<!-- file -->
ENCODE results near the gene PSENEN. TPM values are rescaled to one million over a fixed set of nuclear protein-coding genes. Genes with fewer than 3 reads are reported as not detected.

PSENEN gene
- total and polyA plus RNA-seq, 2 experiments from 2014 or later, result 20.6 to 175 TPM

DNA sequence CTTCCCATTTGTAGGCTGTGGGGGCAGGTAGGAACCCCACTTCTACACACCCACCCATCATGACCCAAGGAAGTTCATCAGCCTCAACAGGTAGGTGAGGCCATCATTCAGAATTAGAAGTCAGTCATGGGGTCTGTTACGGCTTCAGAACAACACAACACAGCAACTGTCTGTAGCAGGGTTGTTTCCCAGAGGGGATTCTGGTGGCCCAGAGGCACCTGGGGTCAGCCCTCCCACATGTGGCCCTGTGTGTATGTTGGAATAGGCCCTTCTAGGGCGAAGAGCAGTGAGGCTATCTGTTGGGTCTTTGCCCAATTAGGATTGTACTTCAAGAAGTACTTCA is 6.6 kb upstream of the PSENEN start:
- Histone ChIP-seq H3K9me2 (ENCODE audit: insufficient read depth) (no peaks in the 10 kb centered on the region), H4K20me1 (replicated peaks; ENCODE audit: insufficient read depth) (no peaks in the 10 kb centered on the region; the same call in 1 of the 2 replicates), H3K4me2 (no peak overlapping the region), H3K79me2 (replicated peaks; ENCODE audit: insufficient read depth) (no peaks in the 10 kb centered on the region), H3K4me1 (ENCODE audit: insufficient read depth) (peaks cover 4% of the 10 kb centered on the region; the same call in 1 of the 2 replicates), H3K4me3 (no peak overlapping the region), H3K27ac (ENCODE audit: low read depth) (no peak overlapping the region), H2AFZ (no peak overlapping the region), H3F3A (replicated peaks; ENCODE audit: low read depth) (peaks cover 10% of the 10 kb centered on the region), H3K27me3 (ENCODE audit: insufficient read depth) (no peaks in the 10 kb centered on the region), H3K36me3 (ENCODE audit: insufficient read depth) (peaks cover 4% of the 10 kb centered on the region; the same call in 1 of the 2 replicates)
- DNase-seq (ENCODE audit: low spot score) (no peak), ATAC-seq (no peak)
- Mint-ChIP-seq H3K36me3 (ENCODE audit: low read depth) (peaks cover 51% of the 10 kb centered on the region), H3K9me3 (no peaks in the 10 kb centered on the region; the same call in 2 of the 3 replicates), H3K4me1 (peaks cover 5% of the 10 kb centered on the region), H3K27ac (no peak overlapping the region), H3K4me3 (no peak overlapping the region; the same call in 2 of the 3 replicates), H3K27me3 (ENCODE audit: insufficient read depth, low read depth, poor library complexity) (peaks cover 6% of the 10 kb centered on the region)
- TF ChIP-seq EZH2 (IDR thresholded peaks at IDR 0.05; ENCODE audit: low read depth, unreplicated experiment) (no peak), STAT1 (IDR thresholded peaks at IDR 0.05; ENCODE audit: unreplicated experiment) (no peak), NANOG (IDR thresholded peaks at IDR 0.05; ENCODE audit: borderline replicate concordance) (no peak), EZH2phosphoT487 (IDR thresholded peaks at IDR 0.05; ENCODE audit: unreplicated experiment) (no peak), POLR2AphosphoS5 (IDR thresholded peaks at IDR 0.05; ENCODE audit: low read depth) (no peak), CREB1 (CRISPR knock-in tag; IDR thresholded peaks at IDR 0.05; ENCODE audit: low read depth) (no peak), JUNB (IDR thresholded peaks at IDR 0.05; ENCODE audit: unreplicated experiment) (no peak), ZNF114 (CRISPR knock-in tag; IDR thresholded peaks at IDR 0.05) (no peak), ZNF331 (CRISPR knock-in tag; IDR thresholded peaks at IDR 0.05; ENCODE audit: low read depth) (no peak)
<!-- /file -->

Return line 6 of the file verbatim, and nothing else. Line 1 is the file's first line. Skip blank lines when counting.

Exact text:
- DNase-seq (ENCODE audit: low spot score) (no peak), ATAC-seq (no peak)